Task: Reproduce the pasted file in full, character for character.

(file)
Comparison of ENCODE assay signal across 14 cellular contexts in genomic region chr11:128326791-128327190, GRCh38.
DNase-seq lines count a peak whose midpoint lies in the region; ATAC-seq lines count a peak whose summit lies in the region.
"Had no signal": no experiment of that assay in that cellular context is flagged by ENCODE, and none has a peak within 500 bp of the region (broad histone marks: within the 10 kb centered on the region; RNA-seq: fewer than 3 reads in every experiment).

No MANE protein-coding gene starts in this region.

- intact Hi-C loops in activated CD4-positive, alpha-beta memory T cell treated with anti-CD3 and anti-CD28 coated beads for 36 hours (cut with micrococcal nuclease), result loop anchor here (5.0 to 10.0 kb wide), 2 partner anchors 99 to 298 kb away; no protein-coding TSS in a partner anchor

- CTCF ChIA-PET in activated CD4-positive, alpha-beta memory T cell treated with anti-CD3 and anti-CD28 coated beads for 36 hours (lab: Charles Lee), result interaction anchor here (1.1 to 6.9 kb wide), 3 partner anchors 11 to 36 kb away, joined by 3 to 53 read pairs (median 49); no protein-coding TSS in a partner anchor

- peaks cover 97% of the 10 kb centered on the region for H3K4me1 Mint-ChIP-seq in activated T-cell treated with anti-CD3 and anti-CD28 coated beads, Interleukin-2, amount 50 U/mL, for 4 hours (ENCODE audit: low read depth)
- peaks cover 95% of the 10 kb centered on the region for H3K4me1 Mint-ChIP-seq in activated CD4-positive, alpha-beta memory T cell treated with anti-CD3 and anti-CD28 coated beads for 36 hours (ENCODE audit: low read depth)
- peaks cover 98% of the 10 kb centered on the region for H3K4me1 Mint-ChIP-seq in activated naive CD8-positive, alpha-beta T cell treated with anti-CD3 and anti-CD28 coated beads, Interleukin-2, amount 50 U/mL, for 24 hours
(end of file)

Comparison of ENCODE assay signal across 14 cellular contexts in genomic region chr11:128326791-128327190, GRCh38.
DNase-seq lines count a peak whose midpoint lies in the region; ATAC-seq lines count a peak whose summit lies in the region.
"Had no signal": no experiment of that assay in that cellular context is flagged by ENCODE, and none has a peak within 500 bp of the region (broad histone marks: within the 10 kb centered on the region; RNA-seq: fewer than 3 reads in every experiment).

No MANE protein-coding gene starts in this region.

- intact Hi-C loops in activated CD4-positive, alpha-beta memory T cell treated with anti-CD3 and anti-CD28 coated beads for 36 hours (cut with micrococcal nuclease), result loop anchor here (5.0 to 10.0 kb wide), 2 partner anchors 99 to 298 kb away; no protein-coding TSS in a partner anchor

- CTCF ChIA-PET in activated CD4-positive, alpha-beta memory T cell treated with anti-CD3 and anti-CD28 coated beads for 36 hours (lab: Charles Lee), result interaction anchor here (1.1 to 6.9 kb wide), 3 partner anchors 11 to 36 kb away, joined by 3 to 53 read pairs (median 49); no protein-coding TSS in a partner anchor

- peaks cover 97% of the 10 kb centered on the region for H3K4me1 Mint-ChIP-seq in activated T-cell treated with anti-CD3 and anti-CD28 coated beads, Interleukin-2, amount 50 U/mL, for 4 hours (ENCODE audit: low read depth)
- peaks cover 95% of the 10 kb centered on the region for H3K4me1 Mint-ChIP-seq in activated CD4-positive, alpha-beta memory T cell treated with anti-CD3 and anti-CD28 coated beads for 36 hours (ENCODE audit: low read depth)
- peaks cover 98% of the 10 kb centered on the region for H3K4me1 Mint-ChIP-seq in activated naive CD8-positive, alpha-beta T cell treated with anti-CD3 and anti-CD28 coated beads, Interleukin-2, amount 50 U/mL, for 24 hours